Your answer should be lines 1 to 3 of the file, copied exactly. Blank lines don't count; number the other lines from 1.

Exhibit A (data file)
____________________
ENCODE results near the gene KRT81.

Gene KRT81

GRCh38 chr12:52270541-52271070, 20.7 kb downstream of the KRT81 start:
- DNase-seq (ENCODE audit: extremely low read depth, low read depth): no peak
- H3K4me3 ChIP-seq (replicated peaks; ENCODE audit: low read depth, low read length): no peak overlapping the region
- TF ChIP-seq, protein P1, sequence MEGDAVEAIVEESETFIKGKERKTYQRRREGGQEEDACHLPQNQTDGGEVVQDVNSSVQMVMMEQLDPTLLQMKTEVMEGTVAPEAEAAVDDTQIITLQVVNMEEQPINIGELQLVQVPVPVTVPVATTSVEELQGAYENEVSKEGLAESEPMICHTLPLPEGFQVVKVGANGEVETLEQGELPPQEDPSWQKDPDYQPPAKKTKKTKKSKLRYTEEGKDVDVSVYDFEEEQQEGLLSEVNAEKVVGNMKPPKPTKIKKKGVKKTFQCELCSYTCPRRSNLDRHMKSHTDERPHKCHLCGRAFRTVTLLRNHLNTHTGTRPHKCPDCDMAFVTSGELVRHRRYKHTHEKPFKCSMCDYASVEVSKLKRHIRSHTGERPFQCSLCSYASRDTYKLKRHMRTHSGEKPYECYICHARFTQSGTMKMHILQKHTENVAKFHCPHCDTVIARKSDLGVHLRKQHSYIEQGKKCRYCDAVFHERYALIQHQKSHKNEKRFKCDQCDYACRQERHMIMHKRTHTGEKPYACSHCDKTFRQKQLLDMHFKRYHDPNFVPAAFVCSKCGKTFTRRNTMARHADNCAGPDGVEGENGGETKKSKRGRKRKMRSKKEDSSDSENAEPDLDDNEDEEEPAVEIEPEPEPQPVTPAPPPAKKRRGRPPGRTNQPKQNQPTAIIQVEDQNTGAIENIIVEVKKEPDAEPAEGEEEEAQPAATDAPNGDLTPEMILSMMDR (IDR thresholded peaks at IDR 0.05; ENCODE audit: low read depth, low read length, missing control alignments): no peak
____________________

ENCODE results near the gene KRT81.

Gene KRT81

GRCh38 chr12:52270541-52271070, 20.7 kb downstream of the KRT81 start: